Catalytic converter thefts on Long Island more than quadrupled from 2021 to 2022
MINEOLA, N.Y. -- Catalytic converter thefts skyrocketed on Long Island in 2022, according to new data.
They more than quadrupled from the year before. Now, there's a high-profile call to bring in more focused, federal help.
"It's roaring. It's like a helicopter instead of a car," said Matt Gitto, a New Hyde Park resident whose catalytic converter was ripped out. "It was around $2,400. I didn't have my car for a week, and definitely a hassle."
It's a maddening nationwide crime, but the numbers show an out-of-control spike in Nassau County since 2019:
- 2019: 1
- 2020: 100
- 2021: 472
- 2022: 2,292
The numbers spiked in Suffolk County too:
- 2021: 282
- 2022 1,581
"It's cut off with a sawzall in the morning hours and with about 15 seconds underneath your car," said Nassau County Police Commissioner Patrick Ryder.
Thieves discovered the soaring value of precious metals inside used to clean exhaust. They pulverize then sell the rhodium, palladium and platinum.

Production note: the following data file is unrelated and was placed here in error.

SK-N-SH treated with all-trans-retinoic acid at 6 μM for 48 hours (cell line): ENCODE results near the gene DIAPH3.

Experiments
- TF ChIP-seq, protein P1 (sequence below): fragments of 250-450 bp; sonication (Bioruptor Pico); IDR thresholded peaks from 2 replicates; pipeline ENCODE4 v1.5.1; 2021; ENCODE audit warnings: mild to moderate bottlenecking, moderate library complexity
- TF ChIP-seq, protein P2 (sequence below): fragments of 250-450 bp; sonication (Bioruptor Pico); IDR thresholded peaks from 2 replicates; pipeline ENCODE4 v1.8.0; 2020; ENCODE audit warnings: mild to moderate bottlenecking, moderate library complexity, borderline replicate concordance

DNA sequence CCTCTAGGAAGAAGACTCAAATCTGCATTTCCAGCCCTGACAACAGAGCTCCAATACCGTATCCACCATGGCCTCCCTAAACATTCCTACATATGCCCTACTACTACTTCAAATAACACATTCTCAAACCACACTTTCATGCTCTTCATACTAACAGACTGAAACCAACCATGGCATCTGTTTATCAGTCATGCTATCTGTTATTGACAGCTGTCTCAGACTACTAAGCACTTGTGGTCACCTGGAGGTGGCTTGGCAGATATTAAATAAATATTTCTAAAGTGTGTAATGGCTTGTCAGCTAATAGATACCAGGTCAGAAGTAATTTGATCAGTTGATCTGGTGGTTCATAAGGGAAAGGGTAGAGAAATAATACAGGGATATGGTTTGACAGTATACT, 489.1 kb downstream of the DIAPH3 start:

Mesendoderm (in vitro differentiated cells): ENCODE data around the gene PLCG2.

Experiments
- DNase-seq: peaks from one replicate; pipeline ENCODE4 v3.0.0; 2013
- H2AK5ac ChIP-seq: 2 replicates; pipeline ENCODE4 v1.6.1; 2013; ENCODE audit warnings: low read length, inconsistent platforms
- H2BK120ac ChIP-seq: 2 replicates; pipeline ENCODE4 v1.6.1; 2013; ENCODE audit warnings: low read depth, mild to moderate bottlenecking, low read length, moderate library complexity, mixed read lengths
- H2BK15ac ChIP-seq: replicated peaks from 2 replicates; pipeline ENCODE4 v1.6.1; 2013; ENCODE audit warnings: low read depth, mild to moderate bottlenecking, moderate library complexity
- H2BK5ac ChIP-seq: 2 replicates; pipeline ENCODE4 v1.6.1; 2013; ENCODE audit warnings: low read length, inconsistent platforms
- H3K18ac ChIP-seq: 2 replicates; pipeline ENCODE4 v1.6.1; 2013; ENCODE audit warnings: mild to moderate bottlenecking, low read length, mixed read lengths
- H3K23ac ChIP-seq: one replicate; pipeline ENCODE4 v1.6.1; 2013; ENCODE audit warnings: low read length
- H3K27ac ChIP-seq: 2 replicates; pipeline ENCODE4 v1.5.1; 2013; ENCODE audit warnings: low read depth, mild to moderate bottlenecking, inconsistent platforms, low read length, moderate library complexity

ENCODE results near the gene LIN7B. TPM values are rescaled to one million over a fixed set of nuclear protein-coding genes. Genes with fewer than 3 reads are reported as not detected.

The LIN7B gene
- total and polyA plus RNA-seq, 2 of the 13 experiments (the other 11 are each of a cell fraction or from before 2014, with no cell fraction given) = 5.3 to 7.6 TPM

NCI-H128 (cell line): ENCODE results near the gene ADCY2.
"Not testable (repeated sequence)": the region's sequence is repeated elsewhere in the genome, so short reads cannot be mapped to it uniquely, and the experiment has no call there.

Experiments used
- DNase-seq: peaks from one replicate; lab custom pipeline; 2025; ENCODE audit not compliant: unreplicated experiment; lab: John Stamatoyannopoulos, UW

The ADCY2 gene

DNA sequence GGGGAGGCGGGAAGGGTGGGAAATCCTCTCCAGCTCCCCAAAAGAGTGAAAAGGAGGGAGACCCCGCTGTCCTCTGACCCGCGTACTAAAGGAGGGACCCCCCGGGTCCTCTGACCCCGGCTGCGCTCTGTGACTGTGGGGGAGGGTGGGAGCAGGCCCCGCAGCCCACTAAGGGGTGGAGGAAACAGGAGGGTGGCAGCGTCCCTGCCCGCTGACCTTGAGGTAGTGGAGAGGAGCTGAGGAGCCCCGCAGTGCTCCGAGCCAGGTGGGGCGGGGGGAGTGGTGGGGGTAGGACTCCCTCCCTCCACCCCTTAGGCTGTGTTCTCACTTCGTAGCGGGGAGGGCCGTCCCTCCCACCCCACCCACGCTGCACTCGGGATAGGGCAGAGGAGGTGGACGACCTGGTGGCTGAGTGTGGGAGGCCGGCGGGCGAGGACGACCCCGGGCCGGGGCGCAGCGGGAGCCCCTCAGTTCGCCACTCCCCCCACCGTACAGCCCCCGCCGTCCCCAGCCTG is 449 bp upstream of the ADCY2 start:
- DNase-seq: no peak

"These materials are incredibly valuable. So, we're talking of millions of dollars that we were able to recover here in Nassau County," said County Executive Bruce Blakeman.
Following a large seizure of cash and converters in December, thefts are down slightly in January. But the investigation suggested an organized ring.
"Not individual thefts, but thefts prompted by rings because where else are these guys going to sell these catalytic converters with these rare materials? They don't just go on some street corner and say, 'I got some palladium. Do you want to buy it?'" said Sen. Chuck Schumer.
Schumer wants the Justice Department to form a designated task force. In a letter to U.S. Attorney General Merrick Garland, he requested a response team be sent to Long Island to bolster local police efforts.
"I make these requests occasionally when things are getting rougher, and they are as you've seen here," said Schumer.
There's a push in the auto industry to make the theft and trafficking of converters a federal crime, and require new vehicles to have the vehicle identification number etched into the converter for better tracing.
Gitto said he's all for VIN stamping.
"Every time I start my car, I'm kind of holding my breath a little bit," he said - because he knows it could happen again.
To protect yourself from catalytic converter theft, police advise parking in well-let areas overnight and up the driveway if you have one.
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